• Because they are registered to trade on the Shenzen stock exchange, they can act as gatekeepers for foreign investors, who cannot directly purchase Chinese stock.
  • Of course it is highly secured and safe, among other things because the Shenzen stock exchange is highly regulated. It is a very safe opportunity.
  • The real goal of the wealth management company is not the current deal in question, but the deals over the next years. It is only a test, on which they can prove their worth. They really want to grow your wealth, and this brilliant, once-off opportunity is only the entry ticket to appeal to you, in order to make follow-up deals with you, for more normal conditions.
  • Shenzen stock exchange is highly regulated, any offender get put in jail straight away, so it is very safe.
  • The stock I would buy would be bought in my name, which is very dangerous for them, because anybody could sell this stock for me, so I would be fully in control and could even do business without them. They would rely on my integrity to continue business with them.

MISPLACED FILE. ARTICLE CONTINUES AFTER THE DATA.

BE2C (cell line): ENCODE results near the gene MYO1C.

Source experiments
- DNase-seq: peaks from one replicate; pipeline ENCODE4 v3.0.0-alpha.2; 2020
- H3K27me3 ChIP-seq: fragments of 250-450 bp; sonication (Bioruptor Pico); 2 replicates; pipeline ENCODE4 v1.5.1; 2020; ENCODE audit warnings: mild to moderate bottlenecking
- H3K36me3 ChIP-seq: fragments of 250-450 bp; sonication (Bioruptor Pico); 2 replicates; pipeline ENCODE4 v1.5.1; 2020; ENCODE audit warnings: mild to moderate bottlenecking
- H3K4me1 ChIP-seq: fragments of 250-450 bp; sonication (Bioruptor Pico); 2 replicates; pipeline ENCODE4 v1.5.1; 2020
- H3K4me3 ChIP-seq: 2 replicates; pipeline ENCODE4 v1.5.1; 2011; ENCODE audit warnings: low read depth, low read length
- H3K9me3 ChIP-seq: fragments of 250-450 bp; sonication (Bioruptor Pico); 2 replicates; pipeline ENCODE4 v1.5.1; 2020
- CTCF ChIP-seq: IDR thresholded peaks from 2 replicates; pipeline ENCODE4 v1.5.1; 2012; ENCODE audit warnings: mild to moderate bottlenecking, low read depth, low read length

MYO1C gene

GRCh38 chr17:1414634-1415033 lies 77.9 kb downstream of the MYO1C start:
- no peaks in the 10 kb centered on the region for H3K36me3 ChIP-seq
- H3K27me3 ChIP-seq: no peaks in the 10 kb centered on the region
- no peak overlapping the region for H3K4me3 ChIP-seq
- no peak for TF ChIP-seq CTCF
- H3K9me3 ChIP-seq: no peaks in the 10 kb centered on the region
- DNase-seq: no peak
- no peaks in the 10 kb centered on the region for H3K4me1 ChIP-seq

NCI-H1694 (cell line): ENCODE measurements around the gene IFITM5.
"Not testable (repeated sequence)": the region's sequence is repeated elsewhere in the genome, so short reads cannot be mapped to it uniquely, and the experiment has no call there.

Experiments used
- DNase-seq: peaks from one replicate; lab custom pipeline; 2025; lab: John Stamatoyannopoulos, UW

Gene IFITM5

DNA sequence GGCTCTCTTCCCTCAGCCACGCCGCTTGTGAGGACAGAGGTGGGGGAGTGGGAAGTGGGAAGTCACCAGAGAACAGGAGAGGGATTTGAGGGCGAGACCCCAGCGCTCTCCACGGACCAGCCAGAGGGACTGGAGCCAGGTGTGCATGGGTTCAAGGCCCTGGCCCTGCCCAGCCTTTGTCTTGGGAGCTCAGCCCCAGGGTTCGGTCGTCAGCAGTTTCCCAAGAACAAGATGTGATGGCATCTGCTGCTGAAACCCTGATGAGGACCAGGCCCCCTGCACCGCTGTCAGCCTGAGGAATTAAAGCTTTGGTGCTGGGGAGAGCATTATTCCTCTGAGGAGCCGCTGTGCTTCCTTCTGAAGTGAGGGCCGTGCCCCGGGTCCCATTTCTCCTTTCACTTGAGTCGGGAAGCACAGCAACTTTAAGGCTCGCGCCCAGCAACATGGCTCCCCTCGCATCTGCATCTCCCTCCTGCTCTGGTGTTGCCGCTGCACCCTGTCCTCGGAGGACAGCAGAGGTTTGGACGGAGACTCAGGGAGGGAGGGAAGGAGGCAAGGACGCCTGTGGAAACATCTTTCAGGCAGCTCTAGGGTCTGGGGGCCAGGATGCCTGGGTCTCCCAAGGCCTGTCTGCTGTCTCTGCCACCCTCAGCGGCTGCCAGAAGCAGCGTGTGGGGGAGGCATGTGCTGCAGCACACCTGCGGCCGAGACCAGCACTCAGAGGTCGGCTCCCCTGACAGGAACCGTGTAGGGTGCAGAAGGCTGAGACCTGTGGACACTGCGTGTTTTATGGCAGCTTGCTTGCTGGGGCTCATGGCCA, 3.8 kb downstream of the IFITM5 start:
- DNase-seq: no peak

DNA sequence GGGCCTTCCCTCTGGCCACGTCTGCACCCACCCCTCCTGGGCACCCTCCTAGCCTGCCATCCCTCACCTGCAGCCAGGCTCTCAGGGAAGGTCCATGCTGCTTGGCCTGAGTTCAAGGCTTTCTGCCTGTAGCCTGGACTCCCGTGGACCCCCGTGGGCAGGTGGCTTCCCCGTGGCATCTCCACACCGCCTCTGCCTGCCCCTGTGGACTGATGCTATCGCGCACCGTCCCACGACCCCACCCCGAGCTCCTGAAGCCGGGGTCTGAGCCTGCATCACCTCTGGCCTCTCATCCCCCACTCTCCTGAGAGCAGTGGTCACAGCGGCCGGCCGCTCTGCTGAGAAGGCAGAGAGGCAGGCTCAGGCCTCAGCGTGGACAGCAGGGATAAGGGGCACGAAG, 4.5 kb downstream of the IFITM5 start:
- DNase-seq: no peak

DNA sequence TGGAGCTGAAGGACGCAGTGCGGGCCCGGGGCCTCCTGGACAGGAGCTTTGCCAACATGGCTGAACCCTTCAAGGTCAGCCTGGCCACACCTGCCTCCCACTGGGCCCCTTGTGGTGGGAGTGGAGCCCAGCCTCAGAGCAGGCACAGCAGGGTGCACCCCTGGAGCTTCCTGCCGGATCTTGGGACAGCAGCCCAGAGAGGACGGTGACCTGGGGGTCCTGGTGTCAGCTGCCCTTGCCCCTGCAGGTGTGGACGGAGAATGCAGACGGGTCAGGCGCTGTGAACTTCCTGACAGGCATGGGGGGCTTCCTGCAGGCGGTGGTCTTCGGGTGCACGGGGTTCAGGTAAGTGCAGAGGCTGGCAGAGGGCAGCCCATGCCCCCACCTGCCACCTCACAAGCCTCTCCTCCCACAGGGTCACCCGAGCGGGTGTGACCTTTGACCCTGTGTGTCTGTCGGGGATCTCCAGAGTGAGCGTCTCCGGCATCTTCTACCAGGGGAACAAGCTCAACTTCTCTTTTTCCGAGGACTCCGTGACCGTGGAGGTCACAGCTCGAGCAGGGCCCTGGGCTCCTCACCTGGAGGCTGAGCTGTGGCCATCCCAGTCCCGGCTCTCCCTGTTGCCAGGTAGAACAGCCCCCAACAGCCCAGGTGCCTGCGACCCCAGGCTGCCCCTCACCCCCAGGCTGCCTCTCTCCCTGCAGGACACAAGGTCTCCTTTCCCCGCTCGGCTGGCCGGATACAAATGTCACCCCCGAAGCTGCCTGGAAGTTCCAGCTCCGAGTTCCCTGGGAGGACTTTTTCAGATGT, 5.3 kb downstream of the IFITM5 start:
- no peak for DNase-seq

Of course all of this sounds great. But hang on. Where is the catch?

Well, at first sight, the catch is the 1% fee. This should satisfy most investors, as it is a legitimate fee to make, and a legitimate interest to have in letting customers trade stock. Actually it is very much on the low side as long as portfolio management is part of the deal which would usually come with a yearly fee. But that could be offputting. So it is just the 1%. Or actually 2% if you count the purchase and the sale.